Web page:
Thursday, February 24, 2011

Teachers Are Not the Enemy

Let me say this once again with emphasis - TEACHERS ARE NOT THE ENEMY!.

Yet, everywhere we turn, it seems teachers are the sole source of all the evils and troubles affecting school districts all over the US. And it really makes little difference what the political leanings are of the folks blaming the teachers as it is a seeming article of faith on both sides of the political aisle.

Pardon me, however, if I take the time to point a few things out to folks.

A couple of days ago, I wrote a post "Let's Play With Some Numbers Once Again (Teachers Style)" where I used this site to draw some figures for Wisconsin teaching salaries (it looks like it is through 2008). Using the same chart and some basic arithmetic and division (which I learned thanks to some good teachers pounding it into my thick skull), the average starting salary for new teachers across the fifty states is $30,950 with a high of $39,259 for Connecticut and a low of $24,872 in North Dakota. An average of the fifty state average teacher salaries is $46,227 with a high average being California of $59,825 and a low average of $34,709 in South Dakota. You might notice that both California with their highest average salary of the fifty states is also a high cost of living state (as is Connecticut which has the highest starting salary and the second highest average overall).

Now what do the states and their citizens in the individual school systems receive for these salaries? Well, outside of Detroit, where it looks like the teachers are going to be primed to become mainly baby sitters with class sizes up to 60 students per class, teachers are supposed to guide students to prepare for all that life has to offer, even when they are constrained about some of the things life offers as "inappropriate for young minds." Teachers teach the "3 Rs of Readin,' 'ritin', and 'rithmetic" (has anyone ever wondered about the Epic Fail of that phrase?) while making sure the students are prepared for and pass all the various state level achievement tests that have been brought around by "No Child Left Behind" yet doing so with increasingly larger classes and less funding?

I have to wonder today if the period when I was in grade school, junior high, and even high school was the heyday of the US educational system. I spent the first four grades in a small town elementary school (Go Berry!) that had one class each for first grade through eighth grade. Fifth grade was spent at the "city" elementary school (Go Marshall!), sixth grade at the old city high school as the consolidation of schools was taking place, then seventh and eighth grade at the brand new junior high. At Berry School, we had our regular grade level teacher (Miss Lyons, Mrs Cummings, Mrs Lenox, and Mrs Hutton) plus teachers like Miss Land who would come around and teach music to the schools throughout the county. By the time we were at the new junior high our classes included art as well as music. For those of us who did not play a musical instrument in the band, the boys had Intro to Shop/Industrial Arts classes (including drafting) while the girls had Home Ec classes. Nowadays, I'm sure if the option were presented to me, I would have chosen the Home Ec classes but we are talking the early to mid '60s here. We had art classes to go with English, Math, Science, PE and Health. I learned early that my artistic abilities were not too great (nothing I ever made came out as I envisioned it originally so it became "abstract").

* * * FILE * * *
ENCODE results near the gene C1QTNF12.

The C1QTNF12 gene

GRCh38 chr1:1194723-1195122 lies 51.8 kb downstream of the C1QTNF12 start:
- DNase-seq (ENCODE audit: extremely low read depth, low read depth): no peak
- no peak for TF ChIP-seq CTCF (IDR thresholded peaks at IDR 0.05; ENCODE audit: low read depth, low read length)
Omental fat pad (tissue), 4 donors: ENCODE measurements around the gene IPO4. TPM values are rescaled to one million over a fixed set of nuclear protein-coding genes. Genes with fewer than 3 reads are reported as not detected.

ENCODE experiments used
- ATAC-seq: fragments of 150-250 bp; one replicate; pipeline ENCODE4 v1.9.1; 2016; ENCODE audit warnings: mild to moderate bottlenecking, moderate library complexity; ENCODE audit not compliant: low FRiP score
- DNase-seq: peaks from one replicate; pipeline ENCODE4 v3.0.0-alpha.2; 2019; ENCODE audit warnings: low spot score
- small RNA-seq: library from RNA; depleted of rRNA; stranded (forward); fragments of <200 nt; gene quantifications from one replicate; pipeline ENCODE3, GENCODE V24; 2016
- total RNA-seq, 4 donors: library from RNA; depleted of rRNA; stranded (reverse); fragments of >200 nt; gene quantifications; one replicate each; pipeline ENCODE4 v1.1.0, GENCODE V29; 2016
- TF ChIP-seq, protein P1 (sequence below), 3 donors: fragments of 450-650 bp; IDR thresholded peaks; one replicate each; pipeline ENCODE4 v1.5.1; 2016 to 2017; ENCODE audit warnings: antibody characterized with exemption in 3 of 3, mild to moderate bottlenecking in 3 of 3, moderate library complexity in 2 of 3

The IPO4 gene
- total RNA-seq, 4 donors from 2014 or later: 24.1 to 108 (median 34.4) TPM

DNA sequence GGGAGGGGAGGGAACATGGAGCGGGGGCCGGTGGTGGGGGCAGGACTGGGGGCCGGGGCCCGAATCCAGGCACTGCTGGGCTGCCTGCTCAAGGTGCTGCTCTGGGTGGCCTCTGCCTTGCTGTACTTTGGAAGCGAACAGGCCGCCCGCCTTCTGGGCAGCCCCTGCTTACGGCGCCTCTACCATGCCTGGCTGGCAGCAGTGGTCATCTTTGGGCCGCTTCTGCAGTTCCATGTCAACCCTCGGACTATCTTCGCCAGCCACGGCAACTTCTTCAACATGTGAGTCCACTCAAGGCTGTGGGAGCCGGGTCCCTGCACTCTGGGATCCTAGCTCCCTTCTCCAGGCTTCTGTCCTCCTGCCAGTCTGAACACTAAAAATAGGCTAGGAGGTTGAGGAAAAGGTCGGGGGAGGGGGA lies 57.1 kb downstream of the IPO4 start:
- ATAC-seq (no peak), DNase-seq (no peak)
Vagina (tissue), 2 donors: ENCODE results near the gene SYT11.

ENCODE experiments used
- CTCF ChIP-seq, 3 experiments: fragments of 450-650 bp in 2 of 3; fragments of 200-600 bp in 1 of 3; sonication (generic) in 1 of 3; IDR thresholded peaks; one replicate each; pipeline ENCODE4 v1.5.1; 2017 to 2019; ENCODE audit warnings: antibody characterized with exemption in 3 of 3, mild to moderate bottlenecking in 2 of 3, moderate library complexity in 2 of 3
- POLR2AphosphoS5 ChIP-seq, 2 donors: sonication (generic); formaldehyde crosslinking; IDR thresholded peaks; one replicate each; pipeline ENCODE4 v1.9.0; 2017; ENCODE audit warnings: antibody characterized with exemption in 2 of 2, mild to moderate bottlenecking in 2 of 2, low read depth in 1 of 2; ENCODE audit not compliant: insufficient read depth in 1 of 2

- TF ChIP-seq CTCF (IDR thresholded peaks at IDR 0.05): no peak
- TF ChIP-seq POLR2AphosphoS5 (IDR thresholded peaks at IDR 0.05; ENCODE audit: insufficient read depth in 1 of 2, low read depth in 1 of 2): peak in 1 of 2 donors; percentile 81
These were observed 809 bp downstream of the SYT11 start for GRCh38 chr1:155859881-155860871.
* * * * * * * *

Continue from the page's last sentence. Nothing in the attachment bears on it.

Are children today even allowed to experience anything other than the basic courses due to the needs of the achievement tests? In a class size of 60 students, how is the teacher supposed to be able to spend the time working with students that need the extra help? How are the teachers even supposed to identify the areas that need the extra help for students in classes of that size?

Yet just today, there are reports that the Providence, RI schools are sending layoff notices to all teachers effective the end of the school year due to "dire budget outlines." Chicago Mayor-elect, Rahm Emanuel sees teachers as a target. Florida is "overhauling" their teacher rules. Former DC School superintendent and "Educational Reformer" Michelle Ree and her fiancee, Sacremento, CA Mayor Kevin Johnson are pushing their perspective of stopping "last in, first out" for teaching. Of course, this last perspective is common in many other areas of the work world and is not limited to teaching. It is also not limited to states and school districts with teachers unions as this opinion piece from Time magazine mentions.

The thing is, each and every teacher "rule" that is being attacked is something that has been implemented and agreed upon by far more than individual teachers. That includes the politicians railing against the teachers and using budget problems to slash and burn the school district offerings. Teachers have not created the "dire budget outlines." Ya think continually cutting taxes and services for the top 1% of society while bankers destroyed the economy and created official unemployment rates over 9% and un and underemployment number reaching 25 to 30 million people just might have some bearing on all this?

Are there teachers who might serve all better by finding new career fields? Of course there are. Just as deputy states' Attorneys General who stalk college students or advocate deadly force against peaceful protesters should probably find new career fields as well. Every field has people of more or less levels of incompetence. That is absolutely no reason to denigrate the efforts and accomplishments of millions of dedicated teachers by making them all the enemy.

And because I can:

No comments:

Post a Comment